From an early age, Anthony Kyle Olson questioned the world around him and developed an aptitude for science and engineering.
Now, as a Cal State Fullerton student and future engineer, he wants to be a problem-solver for issues like environmental concerns, the cost of living, and supply and demand imbalances.
“I would love to help design and discover new technology and improve current processes,” said Olson, who will be the first in his family to graduate from college.
A mechanical engineering major, Olson temporarily put his college dream on hold while he served in the U.S. Air Force. After high school, he joined the military in 2011 and trained in logistics. Once discharged, he realized he needed to pursue higher education to achieve his goals.
Like many veterans, Olson faced financial challenges following his military-to-civilian career transition. He depends on his Veterans Affairs benefits and financial aid for his college education.
To help support his goal of earning a bachelor’s degree, Olson has been selected as a 2023 recipient of the California State University Trustees’ Award for Outstanding Achievement. As the William Randolph Hearst Scholar, he will receive a $7,000 scholarship.
“It’s a blessing, given my financial circumstances,” said Olson, who has a 3.55 GPA and plans to graduate in spring 2025.
The CSU scholarship is awarded to students who demonstrate superior academic performance, personal accomplishments, community service and financial need. One scholar from each of the 23 campuses is selected for the award, the CSU’s highest recognition of student achievement. Each award provides a donor-funded scholarship.
“Anthony’s experience as a veteran is an asset to our country and our university,” said CSUF President Sylvia Alva. “He has overcome obstacles and persevered and is well deserving of this honor. He embodies what it means to be a Titan.”
Olson and the other award winners will be honored at the Sept. 12 CSU Board of Trustees meeting.
From Service Member to Scholar
While in the military, Olson’s senior master sergeant praised him for his leadership skills, dependability, professionalism and being a self-starter.
He was part of the Humanitarian Relief of Hurricane Sandy of 2012, where his team assisted in restoring power to families affected by the destructive storm. He worked long hours, including 12-hour overnight shifts for a month. His team was awarded the Air Force Commendation Medal for their sacrifice and call to duty.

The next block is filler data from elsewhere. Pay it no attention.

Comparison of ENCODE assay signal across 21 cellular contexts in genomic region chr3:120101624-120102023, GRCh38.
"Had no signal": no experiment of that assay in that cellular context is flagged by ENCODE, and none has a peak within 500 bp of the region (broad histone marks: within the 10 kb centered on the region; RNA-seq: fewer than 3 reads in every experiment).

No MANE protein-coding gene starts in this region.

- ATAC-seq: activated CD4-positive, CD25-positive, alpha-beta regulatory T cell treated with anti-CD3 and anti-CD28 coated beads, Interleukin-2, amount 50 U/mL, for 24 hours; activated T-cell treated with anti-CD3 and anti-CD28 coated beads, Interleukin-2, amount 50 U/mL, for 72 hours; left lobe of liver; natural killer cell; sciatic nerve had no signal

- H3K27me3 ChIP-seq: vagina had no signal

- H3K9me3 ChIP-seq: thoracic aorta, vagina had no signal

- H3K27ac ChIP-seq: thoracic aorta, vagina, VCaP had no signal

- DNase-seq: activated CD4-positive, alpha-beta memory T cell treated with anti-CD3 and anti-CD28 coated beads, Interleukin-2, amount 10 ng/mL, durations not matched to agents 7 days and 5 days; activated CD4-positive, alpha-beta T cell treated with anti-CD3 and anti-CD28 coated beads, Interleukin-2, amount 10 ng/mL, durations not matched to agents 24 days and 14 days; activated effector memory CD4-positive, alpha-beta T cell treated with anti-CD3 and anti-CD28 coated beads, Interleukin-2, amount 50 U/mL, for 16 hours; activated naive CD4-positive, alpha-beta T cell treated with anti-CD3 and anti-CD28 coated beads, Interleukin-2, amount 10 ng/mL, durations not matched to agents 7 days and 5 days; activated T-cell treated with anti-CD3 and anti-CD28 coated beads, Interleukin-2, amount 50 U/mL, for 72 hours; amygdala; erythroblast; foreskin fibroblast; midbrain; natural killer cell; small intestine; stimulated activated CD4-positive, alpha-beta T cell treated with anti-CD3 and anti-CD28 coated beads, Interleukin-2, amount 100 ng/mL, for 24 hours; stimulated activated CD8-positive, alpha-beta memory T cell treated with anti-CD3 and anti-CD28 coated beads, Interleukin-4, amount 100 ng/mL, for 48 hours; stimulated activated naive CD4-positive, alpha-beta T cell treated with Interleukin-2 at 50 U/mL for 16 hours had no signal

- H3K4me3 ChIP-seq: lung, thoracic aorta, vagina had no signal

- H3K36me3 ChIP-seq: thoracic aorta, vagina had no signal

“The biggest benefit from my time in the Air Force was the incredible people I met and the special connections I built,” Olson said. “I also learned a lot about myself and matured quickly. I joined to support my goals and build a starting point for a long-term career afterward.”
After leaving the military in 2017, Olson did not have a solid plan for his future.
Olson decided to enroll at Mt. San Jacinto College and study mathematics and computer science. During the coronavirus pandemic, he left college because of the limitations of remote learning in a rigorous STEM (science, technology, engineering and mathematics) major.
“It was critical to physically attend courses for hands-on learning, interact with the professors, build connections and collaborate with like-minded peers,” Olson said.
He delayed transferring to Cal State Fullerton in fall 2021 due to the pandemic. While he had six years of logistics management experience in the Air Force, he couldn’t land a job in the field.
“I concluded that my best option was to resume my education. Unfortunately, my experience alone in logistics, even if it’s from the Air Force, was not enough leverage in today’s job market,” said Olson, who started at Cal State Fullerton in spring 2023.
“I chose CSUF based on the experiences of my Air Force colleagues who praised the university’s programs for veterans, and my fellow high school graduates who spoke volumes about the resources on campus.”
Olson said studying engineering provides him the best opportunity to explore his passion for solving problems and designing the next big idea.
“Being back in school is a humbling experience. Now that I am here, I know higher education will accelerate my life to greater heights,” he said.
This academic year, Olson plans to get involved with campus organizations, including the Veterans Resource Center, which supports military-connected students. Olson, who played baseball in high school, is passionate about the sport and wants to join Cal State Fullerton Club Baseball.
In the future, Olson looks forward to using his engineering know-how for the greater good, including inspiring, mentoring and leading the next generation of STEM leaders.
“I would love to design and build products and start a company. Financial freedom will allow me to do great things for the world and give back to my community.”